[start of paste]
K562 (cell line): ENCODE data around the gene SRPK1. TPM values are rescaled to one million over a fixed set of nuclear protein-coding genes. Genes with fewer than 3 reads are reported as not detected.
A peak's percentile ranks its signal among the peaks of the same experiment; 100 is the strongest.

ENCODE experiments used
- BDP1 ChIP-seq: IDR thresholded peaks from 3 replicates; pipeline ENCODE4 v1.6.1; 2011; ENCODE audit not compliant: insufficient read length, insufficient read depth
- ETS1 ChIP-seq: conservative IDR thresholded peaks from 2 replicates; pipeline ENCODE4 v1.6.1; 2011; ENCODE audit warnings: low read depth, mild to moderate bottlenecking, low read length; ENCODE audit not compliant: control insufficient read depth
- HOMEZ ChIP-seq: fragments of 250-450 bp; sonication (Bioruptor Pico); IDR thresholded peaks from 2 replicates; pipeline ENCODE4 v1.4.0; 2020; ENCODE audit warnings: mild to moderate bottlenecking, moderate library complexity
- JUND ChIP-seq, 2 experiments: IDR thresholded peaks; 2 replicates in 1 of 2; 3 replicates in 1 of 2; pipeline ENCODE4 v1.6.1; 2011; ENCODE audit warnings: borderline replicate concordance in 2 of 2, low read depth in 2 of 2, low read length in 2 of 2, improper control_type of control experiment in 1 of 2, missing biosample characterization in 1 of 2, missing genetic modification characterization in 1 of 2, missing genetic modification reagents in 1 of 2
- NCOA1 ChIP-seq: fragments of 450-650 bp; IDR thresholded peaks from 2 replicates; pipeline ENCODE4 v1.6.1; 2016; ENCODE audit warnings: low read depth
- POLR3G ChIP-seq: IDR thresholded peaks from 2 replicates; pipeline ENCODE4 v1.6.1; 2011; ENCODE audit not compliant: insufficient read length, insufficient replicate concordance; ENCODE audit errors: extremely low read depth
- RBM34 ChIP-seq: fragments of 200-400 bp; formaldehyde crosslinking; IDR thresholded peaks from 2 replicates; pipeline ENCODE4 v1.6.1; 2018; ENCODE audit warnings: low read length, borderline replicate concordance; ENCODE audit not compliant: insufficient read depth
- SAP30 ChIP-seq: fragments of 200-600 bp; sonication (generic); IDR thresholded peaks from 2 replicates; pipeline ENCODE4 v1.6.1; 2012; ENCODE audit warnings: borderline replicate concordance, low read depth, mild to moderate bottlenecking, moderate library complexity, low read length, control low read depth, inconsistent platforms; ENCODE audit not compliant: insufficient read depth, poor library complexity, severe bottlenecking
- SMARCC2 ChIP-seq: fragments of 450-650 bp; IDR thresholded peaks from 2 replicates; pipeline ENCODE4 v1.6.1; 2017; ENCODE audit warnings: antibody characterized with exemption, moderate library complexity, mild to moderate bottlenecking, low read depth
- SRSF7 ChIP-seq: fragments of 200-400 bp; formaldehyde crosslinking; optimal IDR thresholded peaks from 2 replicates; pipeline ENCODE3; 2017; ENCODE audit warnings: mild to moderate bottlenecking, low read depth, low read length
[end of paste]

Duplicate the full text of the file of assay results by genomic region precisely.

K562 (cell line): ENCODE data around the gene SRPK1. TPM values are rescaled to one million over a fixed set of nuclear protein-coding genes. Genes with fewer than 3 reads are reported as not detected.
A peak's percentile ranks its signal among the peaks of the same experiment; 100 is the strongest.

ENCODE experiments used
- BDP1 ChIP-seq: IDR thresholded peaks from 3 replicates; pipeline ENCODE4 v1.6.1; 2011; ENCODE audit not compliant: insufficient read length, insufficient read depth
- ETS1 ChIP-seq: conservative IDR thresholded peaks from 2 replicates; pipeline ENCODE4 v1.6.1; 2011; ENCODE audit warnings: low read depth, mild to moderate bottlenecking, low read length; ENCODE audit not compliant: control insufficient read depth
- HOMEZ ChIP-seq: fragments of 250-450 bp; sonication (Bioruptor Pico); IDR thresholded peaks from 2 replicates; pipeline ENCODE4 v1.4.0; 2020; ENCODE audit warnings: mild to moderate bottlenecking, moderate library complexity
- JUND ChIP-seq, 2 experiments: IDR thresholded peaks; 2 replicates in 1 of 2; 3 replicates in 1 of 2; pipeline ENCODE4 v1.6.1; 2011; ENCODE audit warnings: borderline replicate concordance in 2 of 2, low read depth in 2 of 2, low read length in 2 of 2, improper control_type of control experiment in 1 of 2, missing biosample characterization in 1 of 2, missing genetic modification characterization in 1 of 2, missing genetic modification reagents in 1 of 2
- NCOA1 ChIP-seq: fragments of 450-650 bp; IDR thresholded peaks from 2 replicates; pipeline ENCODE4 v1.6.1; 2016; ENCODE audit warnings: low read depth
- POLR3G ChIP-seq: IDR thresholded peaks from 2 replicates; pipeline ENCODE4 v1.6.1; 2011; ENCODE audit not compliant: insufficient read length, insufficient replicate concordance; ENCODE audit errors: extremely low read depth
- RBM34 ChIP-seq: fragments of 200-400 bp; formaldehyde crosslinking; IDR thresholded peaks from 2 replicates; pipeline ENCODE4 v1.6.1; 2018; ENCODE audit warnings: low read length, borderline replicate concordance; ENCODE audit not compliant: insufficient read depth
- SAP30 ChIP-seq: fragments of 200-600 bp; sonication (generic); IDR thresholded peaks from 2 replicates; pipeline ENCODE4 v1.6.1; 2012; ENCODE audit warnings: borderline replicate concordance, low read depth, mild to moderate bottlenecking, moderate library complexity, low read length, control low read depth, inconsistent platforms; ENCODE audit not compliant: insufficient read depth, poor library complexity, severe bottlenecking
- SMARCC2 ChIP-seq: fragments of 450-650 bp; IDR thresholded peaks from 2 replicates; pipeline ENCODE4 v1.6.1; 2017; ENCODE audit warnings: antibody characterized with exemption, moderate library complexity, mild to moderate bottlenecking, low read depth
- SRSF7 ChIP-seq: fragments of 200-400 bp; formaldehyde crosslinking; optimal IDR thresholded peaks from 2 replicates; pipeline ENCODE3; 2017; ENCODE audit warnings: mild to moderate bottlenecking, low read depth, low read length